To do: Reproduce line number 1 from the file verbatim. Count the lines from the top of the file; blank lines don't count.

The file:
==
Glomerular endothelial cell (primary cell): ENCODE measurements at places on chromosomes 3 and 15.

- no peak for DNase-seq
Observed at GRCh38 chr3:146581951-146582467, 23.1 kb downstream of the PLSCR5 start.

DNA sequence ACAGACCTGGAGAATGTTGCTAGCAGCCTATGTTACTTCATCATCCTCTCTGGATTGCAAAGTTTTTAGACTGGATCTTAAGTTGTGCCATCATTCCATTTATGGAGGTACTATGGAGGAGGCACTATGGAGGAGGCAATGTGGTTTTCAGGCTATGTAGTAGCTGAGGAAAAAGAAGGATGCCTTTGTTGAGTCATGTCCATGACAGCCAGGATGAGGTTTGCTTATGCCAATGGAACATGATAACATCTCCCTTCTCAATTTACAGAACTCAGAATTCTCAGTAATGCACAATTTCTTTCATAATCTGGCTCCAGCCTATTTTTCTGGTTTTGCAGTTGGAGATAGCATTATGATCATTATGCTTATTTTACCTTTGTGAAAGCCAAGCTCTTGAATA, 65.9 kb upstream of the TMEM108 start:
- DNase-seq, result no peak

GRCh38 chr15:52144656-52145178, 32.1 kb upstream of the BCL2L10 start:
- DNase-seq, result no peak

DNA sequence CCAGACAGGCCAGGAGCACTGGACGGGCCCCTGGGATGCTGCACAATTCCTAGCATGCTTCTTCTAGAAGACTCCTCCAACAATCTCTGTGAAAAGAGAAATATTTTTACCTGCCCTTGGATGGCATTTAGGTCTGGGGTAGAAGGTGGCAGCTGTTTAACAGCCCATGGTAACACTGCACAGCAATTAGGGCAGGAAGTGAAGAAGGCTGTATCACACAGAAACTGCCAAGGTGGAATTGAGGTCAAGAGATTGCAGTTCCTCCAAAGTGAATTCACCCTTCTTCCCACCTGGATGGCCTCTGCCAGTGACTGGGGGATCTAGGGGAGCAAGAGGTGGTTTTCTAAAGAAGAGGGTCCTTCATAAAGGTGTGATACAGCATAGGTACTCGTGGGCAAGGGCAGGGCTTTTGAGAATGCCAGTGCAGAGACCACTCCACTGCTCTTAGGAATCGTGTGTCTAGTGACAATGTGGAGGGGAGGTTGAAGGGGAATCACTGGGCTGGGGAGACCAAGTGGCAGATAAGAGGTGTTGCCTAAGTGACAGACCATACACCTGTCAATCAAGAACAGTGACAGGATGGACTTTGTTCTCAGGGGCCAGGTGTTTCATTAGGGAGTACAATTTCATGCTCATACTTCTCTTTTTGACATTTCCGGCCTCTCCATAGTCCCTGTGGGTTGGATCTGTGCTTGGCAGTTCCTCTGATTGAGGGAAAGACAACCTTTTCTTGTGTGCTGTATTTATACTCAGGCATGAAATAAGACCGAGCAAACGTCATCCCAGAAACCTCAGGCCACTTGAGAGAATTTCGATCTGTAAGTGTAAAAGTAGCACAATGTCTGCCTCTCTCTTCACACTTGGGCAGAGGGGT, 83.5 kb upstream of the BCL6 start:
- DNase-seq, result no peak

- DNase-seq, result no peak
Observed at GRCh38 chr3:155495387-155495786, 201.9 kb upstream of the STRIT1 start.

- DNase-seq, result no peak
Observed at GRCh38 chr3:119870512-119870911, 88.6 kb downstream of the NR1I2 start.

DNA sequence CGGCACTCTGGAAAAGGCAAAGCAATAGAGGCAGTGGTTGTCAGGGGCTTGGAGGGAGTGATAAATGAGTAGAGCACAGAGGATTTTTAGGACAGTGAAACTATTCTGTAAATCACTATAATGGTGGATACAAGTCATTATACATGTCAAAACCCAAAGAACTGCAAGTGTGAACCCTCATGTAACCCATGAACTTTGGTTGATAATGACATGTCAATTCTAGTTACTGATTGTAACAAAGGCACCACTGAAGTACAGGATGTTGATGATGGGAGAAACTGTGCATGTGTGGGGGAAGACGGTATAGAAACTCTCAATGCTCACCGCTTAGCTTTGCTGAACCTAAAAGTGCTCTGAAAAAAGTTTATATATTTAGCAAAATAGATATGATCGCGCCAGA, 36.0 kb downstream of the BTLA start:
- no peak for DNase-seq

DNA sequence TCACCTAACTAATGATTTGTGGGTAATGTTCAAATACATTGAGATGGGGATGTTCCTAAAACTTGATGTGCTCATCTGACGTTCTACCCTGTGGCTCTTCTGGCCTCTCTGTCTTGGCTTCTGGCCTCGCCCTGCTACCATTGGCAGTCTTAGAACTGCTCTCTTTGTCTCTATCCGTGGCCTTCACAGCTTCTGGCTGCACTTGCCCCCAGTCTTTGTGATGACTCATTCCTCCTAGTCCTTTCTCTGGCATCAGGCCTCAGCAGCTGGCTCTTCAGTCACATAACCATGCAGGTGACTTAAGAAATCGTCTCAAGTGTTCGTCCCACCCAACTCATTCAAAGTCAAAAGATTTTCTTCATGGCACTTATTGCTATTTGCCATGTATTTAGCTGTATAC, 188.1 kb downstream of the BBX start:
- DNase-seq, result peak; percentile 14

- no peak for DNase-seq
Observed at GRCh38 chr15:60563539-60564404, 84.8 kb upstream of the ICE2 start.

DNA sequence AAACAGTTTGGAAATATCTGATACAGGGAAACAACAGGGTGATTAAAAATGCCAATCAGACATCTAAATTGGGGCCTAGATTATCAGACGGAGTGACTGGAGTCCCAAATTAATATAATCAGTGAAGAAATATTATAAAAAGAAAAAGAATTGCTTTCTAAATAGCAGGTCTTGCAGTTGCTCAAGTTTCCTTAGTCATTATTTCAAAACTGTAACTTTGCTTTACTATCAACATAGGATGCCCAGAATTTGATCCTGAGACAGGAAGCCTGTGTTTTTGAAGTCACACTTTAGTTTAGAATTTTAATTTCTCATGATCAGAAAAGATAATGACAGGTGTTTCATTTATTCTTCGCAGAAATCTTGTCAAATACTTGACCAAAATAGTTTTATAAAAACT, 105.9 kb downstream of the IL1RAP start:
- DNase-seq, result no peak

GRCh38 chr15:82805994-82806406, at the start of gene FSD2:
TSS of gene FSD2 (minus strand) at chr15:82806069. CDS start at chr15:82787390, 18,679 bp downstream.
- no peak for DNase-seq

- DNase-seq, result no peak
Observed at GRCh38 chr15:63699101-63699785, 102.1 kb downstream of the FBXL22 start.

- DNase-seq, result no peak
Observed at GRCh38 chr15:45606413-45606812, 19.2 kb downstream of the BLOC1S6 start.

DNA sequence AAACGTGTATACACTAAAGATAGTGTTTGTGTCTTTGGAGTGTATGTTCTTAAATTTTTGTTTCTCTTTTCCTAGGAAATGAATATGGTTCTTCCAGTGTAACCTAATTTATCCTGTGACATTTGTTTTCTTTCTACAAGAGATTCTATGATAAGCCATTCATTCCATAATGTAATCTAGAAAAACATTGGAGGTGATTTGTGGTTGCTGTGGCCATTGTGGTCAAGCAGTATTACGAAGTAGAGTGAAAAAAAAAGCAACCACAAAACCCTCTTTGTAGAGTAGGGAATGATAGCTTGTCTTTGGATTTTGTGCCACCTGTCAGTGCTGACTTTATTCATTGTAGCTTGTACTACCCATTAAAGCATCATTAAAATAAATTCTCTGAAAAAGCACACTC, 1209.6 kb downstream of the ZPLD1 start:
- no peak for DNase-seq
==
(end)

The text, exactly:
Glomerular endothelial cell (primary cell): ENCODE measurements at places on chromosomes 3 and 15.